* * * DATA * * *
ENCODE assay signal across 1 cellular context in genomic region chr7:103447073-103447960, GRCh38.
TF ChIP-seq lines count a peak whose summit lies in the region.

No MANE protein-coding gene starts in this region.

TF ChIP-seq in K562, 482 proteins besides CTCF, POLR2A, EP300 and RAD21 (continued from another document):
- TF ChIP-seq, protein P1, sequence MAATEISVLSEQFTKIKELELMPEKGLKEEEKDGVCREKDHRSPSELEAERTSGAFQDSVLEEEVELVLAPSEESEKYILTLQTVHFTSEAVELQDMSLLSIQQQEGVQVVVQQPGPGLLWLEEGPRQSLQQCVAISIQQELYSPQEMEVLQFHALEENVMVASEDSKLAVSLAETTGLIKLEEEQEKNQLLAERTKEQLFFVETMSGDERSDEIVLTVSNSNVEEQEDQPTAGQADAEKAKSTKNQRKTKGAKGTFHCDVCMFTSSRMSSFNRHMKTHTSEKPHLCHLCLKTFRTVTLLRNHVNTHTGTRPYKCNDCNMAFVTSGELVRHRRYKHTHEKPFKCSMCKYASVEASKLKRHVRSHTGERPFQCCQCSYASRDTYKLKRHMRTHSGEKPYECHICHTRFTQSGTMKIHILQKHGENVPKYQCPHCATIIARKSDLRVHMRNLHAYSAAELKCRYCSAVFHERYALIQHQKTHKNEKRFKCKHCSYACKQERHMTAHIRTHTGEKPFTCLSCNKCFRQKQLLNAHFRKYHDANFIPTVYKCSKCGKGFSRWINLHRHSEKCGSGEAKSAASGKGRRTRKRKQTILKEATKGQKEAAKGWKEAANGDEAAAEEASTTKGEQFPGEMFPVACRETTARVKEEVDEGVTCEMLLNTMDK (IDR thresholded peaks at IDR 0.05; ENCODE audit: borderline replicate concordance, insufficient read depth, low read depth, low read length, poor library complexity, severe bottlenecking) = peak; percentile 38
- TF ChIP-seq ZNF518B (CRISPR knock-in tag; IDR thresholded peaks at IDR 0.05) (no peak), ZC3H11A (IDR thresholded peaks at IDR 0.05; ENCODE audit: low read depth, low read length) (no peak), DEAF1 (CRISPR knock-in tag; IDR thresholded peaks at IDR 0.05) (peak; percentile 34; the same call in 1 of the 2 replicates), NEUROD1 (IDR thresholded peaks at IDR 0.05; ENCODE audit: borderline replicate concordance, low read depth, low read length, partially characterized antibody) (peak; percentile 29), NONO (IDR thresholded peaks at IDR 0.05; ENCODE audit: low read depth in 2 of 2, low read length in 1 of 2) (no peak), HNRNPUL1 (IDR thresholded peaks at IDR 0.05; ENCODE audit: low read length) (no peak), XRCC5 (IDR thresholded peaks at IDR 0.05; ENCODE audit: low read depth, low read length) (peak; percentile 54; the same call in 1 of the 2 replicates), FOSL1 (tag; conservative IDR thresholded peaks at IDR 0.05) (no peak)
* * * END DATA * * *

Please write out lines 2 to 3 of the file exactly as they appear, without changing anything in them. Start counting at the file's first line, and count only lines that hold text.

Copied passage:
TF ChIP-seq lines count a peak whose summit lies in the region.

No MANE protein-coding gene starts in this region.